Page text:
#6. AVOID WASTED TIME: I don’t like wasting time. When I have things to accomplish I don’t like to find myself waiting around for someone or something else. If I’m sucked into an encounter with someone who seems intent on wasting my time I try as politely as possible to extricate myself and move on. If I have to wait on a doctor or a car repair, I usually have a book or a piece of work I can chip away at. There is only so much time and energy I can put into my day, so I try to protect myself from these types of time vacuums. This boundary protects me from idleness and frustration, and lets me intentionally choose my downtime according to my preferences.

#7. REPLACE MY BATTERIES FIRST: I recognize I have to take care of myself if there is going to be something for me to give others. I often let the priorities of others get the better of me, but I’ve been trying harder lately to make sure I’m getting the time I need to be healthy so I can use that energy to help others. This boundary protects me from burnout and allows me to show up for others with my best self.

#8. ICE THE ADVICE: I have a helpful nature, but sometimes it’s best to just stay out of other people’s choices. Some people will ask for help in making decisions, but they aren’t very good at owning the fact that it’s still their decision to make. So when they ask for advice what they’re really doing is asking you to be the scapegoat when something goes wrong. Unfortunately, I learned this one the hard way. This boundary protects me from being victimized and preserves my sense of value.

#9. EMPTY THE TRASH: I am learning that there are many things within my control, and many things outside of my control. When something important is within my control I put a plan in motion to see how I can manage it. For things not in my control I literally have to discard them, along with the resulting emotions that accompany the situation. It’s about accepting it for what it is, moving forward, and not looking back. This is probably the hardest boundary to implement, because it can come with a lot of really intense emotions. But I find, when it is successfully implemented, it is also the most freeing boundary. This boundary protects my world from caving in, and reserves my energy for addressing those things which I can change.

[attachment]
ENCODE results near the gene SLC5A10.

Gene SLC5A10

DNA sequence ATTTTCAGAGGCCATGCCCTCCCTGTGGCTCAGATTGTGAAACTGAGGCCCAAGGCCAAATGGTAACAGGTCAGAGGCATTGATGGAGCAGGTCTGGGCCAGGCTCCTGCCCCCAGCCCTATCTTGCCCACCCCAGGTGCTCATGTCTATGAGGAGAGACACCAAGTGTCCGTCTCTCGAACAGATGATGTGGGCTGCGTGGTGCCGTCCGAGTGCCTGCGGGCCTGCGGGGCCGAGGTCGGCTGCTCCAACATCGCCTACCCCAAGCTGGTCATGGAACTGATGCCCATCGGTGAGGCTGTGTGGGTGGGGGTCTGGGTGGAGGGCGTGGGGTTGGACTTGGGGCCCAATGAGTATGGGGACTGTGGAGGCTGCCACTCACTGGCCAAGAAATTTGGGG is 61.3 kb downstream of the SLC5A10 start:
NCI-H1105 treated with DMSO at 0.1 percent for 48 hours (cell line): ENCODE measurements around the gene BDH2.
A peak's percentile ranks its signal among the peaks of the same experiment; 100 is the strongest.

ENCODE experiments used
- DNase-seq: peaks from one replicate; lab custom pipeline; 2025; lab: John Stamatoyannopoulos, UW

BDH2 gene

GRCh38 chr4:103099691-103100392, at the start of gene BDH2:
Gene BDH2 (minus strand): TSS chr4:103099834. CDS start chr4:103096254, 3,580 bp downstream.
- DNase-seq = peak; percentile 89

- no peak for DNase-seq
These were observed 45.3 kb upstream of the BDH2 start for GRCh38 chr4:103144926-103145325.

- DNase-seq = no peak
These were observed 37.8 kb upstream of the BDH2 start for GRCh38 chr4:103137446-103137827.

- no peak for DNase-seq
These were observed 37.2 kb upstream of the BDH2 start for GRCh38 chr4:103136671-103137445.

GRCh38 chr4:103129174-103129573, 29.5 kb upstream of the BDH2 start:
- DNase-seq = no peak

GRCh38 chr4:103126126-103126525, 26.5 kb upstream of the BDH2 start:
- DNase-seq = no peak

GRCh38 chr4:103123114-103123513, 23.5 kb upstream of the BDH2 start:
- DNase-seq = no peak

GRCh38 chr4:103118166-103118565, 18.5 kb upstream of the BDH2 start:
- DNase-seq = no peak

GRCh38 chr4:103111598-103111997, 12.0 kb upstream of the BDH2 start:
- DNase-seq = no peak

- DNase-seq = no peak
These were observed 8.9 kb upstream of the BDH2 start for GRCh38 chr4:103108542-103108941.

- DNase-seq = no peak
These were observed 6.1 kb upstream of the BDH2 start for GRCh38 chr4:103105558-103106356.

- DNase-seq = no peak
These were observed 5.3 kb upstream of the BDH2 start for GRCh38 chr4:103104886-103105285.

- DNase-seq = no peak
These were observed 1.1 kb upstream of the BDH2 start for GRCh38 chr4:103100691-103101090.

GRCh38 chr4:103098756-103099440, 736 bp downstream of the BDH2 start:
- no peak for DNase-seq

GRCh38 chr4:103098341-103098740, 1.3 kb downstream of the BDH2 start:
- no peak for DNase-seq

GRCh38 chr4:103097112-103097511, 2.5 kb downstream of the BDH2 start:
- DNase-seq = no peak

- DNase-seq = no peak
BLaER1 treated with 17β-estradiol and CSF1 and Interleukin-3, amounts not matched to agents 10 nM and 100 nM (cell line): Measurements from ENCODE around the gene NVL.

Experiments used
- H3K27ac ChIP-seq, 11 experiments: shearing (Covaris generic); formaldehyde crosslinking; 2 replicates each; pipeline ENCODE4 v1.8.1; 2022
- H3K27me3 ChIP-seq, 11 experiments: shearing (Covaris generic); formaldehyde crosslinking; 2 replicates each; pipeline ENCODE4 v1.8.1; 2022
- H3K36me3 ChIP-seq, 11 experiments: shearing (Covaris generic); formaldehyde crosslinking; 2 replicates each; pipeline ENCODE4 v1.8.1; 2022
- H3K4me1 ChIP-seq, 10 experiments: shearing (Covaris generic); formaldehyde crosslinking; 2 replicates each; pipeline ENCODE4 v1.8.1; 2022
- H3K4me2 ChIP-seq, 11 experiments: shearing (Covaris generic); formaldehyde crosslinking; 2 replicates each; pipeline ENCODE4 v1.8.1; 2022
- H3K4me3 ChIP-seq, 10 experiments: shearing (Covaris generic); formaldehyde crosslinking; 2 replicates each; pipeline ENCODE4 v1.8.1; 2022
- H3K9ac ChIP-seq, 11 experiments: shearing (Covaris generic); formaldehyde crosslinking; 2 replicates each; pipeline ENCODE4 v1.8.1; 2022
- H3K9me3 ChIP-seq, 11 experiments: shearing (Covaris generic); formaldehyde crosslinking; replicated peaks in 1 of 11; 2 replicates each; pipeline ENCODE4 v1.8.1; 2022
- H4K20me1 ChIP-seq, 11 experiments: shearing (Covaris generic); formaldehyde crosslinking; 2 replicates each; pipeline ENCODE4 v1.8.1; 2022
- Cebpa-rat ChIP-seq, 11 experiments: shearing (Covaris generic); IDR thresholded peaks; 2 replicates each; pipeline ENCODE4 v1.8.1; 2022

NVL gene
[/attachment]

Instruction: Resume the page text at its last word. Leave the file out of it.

#10. AMAZING GRACE: I realize I’m going to fall short. I know I will continue to course-correct my way through life. In times when I’m feeling defeated, I must allow myself some grace. This boundary is protecting me from - myself. I’ve been revisiting a lot of my past mistakes lately, and finding grace has been difficult this week, but I’m sure it’s just a temporary setback. I have found I can distract myself from negative self-talk by keeping my mind busy - and sometimes that means taking on a new hobby or activity that will require some extra mental attention and it’s just enough to keep my mind above all that negative noise. I have to be gentle with myself and allow some grace - or mercy - to be wrong sometimes and know it is just a learning opportunity. This boundary protects me from being my own worst enemy, and helps me achieve resilience.

I hope some of these resonate with you. They may not fit your life exactly, so I encourage you to define and set your own healthy boundaries. The world needs us sane.